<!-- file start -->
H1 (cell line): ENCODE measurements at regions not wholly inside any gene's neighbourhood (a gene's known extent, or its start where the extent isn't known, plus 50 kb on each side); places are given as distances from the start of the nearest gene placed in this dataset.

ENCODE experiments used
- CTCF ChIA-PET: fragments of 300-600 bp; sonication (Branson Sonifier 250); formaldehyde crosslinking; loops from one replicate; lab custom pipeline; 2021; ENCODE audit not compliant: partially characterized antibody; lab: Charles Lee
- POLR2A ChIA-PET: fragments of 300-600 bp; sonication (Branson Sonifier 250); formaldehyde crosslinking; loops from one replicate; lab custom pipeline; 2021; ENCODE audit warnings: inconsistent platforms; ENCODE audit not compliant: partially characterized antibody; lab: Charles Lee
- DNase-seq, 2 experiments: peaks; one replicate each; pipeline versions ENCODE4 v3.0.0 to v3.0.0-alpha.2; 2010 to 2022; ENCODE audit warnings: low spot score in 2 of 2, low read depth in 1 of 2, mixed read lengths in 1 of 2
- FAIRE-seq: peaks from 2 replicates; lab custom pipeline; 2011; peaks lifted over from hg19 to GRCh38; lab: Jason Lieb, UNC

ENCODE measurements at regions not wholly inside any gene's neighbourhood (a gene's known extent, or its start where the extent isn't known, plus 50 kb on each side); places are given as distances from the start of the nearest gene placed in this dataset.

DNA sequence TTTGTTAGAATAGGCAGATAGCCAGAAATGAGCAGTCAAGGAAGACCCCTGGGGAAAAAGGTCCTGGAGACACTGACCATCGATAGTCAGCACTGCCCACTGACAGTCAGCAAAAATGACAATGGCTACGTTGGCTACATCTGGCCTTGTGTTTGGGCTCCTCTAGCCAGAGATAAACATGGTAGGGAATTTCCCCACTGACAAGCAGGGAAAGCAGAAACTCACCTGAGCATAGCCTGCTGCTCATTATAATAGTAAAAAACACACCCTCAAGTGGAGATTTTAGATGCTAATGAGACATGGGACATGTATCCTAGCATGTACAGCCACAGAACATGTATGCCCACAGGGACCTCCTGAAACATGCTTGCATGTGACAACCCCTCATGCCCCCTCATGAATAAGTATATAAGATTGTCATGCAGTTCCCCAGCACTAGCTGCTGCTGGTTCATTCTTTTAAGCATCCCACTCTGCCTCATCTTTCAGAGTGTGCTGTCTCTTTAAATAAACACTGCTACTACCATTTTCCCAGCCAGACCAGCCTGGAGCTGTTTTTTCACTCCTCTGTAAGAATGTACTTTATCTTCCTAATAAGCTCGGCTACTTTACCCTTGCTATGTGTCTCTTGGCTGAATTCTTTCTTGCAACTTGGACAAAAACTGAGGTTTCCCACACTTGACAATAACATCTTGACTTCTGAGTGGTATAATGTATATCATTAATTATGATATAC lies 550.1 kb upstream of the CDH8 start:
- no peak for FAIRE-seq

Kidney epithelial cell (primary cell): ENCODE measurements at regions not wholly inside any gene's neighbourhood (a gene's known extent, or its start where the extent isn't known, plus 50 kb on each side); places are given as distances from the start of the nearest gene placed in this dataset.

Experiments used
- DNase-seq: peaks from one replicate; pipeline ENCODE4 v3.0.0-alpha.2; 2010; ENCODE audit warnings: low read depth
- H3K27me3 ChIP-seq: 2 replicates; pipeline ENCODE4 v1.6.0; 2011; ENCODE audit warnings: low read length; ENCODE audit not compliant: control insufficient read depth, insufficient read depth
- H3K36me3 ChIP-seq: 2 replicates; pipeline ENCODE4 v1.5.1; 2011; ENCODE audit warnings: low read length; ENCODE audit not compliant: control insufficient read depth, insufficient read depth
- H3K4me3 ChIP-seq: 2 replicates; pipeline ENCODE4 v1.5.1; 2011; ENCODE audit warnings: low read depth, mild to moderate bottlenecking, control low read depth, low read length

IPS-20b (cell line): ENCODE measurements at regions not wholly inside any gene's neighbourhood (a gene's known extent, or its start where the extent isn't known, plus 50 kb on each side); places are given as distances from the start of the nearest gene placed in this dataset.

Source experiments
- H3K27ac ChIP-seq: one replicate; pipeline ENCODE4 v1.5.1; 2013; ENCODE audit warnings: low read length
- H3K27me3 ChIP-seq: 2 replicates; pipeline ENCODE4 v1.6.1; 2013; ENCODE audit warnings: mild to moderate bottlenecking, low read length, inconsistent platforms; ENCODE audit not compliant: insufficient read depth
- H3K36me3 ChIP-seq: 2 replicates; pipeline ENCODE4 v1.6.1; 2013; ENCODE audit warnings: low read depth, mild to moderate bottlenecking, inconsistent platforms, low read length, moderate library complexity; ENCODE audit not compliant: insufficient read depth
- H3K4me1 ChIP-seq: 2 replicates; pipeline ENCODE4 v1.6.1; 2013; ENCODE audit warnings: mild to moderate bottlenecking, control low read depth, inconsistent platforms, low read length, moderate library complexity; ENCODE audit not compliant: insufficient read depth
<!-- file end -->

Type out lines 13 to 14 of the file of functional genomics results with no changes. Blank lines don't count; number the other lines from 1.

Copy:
- H3K27me3 ChIP-seq: 2 replicates; pipeline ENCODE4 v1.6.0; 2011; ENCODE audit warnings: low read length; ENCODE audit not compliant: control insufficient read depth, insufficient read depth
- H3K36me3 ChIP-seq: 2 replicates; pipeline ENCODE4 v1.5.1; 2011; ENCODE audit warnings: low read length; ENCODE audit not compliant: control insufficient read depth, insufficient read depth